Pinot Meunier

Meunier, also called Pinot Meunier, is one of three grape varieties used to make Champagne, the others being Pinot Noir and Chardonnay. It is also used to make dry red wines, and in some areas such as the Loire Valley, it is used for rose wines.

Pinot Meunier red wine grape variety, commonly used to make Champagne and sparkling winesMuch of the production of this red wine variety ends up in colourless, bland fizzy drinks

Sparkling wines made in other parts of the world also use Pinot Meunier but they cannot be called Champagne. Although both Pinot Noir and Meunier are both red wine grapes they can be used to make white wine if the juice is removed from the skins immediately on crushing. Most grape varieties have white (clear) juice, the colouring comes mainly from the skins. Rose wines, both still and sparkling are made by leaving the skins in the juice for just a few hours.

The Origins of meunier

Best's Great Western Pinot MeunierBest's Great Western Pinot Meunier

This variety is in fact a mutation of Pinot Noir, rather than a distinct variety. See this article for an explanation about varieties and clones.Pinot Gris/Grigio and Pinot Blanc are also mutations of Pinot Noir, but all are regarded as different varieties.

The Meunier part of the name is the French word for "miller" because the underside of the leaves are covered with fine hairs giving the impression that they have been dusted with flour.

Some other synonyms are Dusty Miller, Miller's Burgundy, Gris Meunier, Farineux Noir, Mullertraube, Blanche Feuille, Schwartzriesling, Morillon Tacone.

Meunier is an early maturing variety, a characteristic it shares with Pinot noir. It can thus produce wines with considerable character in cooler climates such as Northern France and Germany. and it tends to retain acidity which is a plus for grapes used to make base wines for sparkling wine.

In Australia there have been increased plantings of Meunier as growers are looking to replicate the varietal composition of Champagne, but there is also renewed interest in its use for producing dry reds and rose.

Over many decades Bests at Great Western have produced an excellent dry red from this variety; for a long time it was a beacon for those who wanted a wine with good flavour without the intense colour, jamminess and huge body of other red wines of that era.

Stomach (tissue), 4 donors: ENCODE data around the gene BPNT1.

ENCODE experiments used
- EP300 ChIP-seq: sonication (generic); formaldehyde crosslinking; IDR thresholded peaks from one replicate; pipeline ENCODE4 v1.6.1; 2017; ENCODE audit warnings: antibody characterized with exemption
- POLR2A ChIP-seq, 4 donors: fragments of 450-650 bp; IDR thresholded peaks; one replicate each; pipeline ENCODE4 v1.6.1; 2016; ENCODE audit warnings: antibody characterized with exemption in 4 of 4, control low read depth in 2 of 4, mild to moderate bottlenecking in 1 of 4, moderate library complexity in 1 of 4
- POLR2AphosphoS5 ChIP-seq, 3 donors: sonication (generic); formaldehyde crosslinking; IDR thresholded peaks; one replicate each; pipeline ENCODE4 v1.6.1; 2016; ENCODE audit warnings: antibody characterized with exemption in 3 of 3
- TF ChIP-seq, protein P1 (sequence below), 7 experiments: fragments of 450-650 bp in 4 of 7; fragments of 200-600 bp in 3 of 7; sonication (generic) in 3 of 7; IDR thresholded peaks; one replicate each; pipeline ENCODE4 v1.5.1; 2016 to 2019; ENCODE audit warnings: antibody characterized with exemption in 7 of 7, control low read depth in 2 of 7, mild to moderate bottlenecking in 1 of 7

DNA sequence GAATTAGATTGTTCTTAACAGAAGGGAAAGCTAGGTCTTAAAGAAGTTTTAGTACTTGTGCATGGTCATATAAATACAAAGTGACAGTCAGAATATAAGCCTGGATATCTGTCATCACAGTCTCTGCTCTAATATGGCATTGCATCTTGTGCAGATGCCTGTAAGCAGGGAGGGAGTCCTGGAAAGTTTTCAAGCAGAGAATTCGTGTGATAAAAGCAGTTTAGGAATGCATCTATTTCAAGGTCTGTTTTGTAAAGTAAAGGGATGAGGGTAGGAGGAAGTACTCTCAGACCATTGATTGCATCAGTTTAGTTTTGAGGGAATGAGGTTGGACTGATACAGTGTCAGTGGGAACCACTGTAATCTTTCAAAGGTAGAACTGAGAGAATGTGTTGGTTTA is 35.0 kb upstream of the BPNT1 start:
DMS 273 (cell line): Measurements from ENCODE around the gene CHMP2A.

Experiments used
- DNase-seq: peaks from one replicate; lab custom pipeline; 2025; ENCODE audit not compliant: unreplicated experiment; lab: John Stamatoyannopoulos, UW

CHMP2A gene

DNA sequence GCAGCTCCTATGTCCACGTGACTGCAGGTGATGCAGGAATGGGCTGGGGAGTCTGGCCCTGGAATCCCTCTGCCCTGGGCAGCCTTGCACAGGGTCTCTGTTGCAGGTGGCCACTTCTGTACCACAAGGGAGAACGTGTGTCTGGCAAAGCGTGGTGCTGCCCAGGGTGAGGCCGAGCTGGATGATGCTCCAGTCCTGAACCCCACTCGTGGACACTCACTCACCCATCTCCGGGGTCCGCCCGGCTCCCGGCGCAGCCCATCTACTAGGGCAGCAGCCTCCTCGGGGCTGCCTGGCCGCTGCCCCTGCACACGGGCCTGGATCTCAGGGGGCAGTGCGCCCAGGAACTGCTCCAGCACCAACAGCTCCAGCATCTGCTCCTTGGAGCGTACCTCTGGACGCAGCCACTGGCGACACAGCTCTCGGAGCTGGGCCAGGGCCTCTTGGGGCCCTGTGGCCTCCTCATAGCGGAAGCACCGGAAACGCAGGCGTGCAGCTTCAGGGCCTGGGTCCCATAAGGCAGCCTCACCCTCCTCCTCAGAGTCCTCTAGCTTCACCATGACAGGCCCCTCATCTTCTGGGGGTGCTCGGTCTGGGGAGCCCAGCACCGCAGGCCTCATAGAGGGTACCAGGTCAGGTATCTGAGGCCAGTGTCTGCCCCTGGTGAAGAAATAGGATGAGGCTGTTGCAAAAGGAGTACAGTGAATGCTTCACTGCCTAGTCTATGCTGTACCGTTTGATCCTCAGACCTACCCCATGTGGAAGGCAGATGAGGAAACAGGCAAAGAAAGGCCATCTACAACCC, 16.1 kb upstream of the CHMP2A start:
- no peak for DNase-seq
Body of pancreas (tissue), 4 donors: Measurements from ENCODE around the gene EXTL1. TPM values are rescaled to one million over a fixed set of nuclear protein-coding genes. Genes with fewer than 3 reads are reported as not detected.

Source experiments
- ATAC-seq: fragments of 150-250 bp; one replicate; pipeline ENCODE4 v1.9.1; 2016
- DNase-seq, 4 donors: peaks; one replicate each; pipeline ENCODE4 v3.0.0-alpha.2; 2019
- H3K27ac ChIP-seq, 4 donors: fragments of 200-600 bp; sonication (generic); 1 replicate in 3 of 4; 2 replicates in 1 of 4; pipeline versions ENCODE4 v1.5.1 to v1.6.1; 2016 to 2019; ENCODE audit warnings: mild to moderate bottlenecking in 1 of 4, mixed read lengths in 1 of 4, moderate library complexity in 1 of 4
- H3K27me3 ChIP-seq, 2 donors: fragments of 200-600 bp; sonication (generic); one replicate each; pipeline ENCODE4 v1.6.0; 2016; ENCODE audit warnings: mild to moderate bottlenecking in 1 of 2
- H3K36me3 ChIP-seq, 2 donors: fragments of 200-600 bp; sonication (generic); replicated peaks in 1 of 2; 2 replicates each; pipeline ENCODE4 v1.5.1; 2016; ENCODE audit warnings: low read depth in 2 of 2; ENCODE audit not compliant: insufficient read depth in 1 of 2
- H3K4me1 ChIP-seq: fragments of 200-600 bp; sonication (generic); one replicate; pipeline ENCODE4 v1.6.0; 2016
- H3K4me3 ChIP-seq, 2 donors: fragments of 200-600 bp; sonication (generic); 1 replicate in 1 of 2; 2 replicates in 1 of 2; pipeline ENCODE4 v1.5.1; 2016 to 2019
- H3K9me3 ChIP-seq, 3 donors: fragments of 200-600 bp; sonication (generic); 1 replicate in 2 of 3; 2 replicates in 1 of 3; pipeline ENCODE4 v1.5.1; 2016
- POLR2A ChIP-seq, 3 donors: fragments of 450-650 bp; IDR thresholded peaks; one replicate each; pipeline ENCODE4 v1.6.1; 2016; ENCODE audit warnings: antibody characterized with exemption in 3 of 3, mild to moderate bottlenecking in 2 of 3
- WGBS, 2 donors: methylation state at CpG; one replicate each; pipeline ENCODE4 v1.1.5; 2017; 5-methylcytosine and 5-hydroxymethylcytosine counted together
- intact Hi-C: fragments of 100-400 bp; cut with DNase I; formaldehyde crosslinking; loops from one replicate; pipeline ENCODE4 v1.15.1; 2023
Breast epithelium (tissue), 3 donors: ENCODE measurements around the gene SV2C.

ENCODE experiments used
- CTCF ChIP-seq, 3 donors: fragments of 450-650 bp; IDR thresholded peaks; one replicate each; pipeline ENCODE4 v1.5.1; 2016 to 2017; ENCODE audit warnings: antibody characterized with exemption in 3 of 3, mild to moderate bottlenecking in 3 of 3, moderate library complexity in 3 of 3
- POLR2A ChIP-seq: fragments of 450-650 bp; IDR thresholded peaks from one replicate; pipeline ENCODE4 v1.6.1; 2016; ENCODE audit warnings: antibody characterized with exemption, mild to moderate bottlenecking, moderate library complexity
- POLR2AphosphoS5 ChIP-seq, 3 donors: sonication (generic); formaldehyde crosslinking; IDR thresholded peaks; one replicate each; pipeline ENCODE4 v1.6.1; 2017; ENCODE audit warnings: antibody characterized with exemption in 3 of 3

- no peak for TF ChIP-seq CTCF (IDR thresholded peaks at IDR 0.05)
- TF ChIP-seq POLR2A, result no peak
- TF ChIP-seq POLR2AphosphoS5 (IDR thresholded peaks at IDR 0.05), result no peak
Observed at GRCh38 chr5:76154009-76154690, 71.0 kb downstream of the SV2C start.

Pinot Meunier in Australia

Most of the Australian production of this variety finds its way into Champagne lookalikes.  But a few producers, such as those listed below have used it to make a dry red style.

  • Aramis Hunter Valley
  • Barringwood Park Northern Tasmania
  • Bests Grampians
  • Bochara Henty
  • Centennial Vineyards Southern Highlands
  • Charles Melton Barossa Valley
  • Circe Mornington Peninsula
  • Courabyra Wines Tumbarumba
  • Eminence King Valley
  • Fikkers Wine Yarra Valley
  • Grampians Estate Grampians
  • Grey Sands Northern Tasmania
  • Harcourt Valley Bendigo
  • Henty Farm Henty
  • Heros Vineyard Geelong
  • Hungerford Hill Hunter Valley
  • jb Wines Barossa Valley
  • John Gehrig Wines King Valley
  • Lethbridge Wines Geelong
  • Marcus Hill Geelong
  • Meadowbank WInes Southern Tasmania
  • Mount Macedon Winery Macedon Ranges
  • Murdoch Hill Adelaide Hills
  • Nomads Garden Alpine Valleys
  • Oakridge Yarra Valley
  • Printhe Orange
  • Rahona Valley Vineyard Mornington Peninsula
  • Sinapius Northern Tasmania
  • Symphonia King Valley
  • Tertini Wines Southern Highlands
  • Wellington and Wolfe Northern Tasmania
  • Woodonga Hill Hilltops
Updated on 24 August 2023

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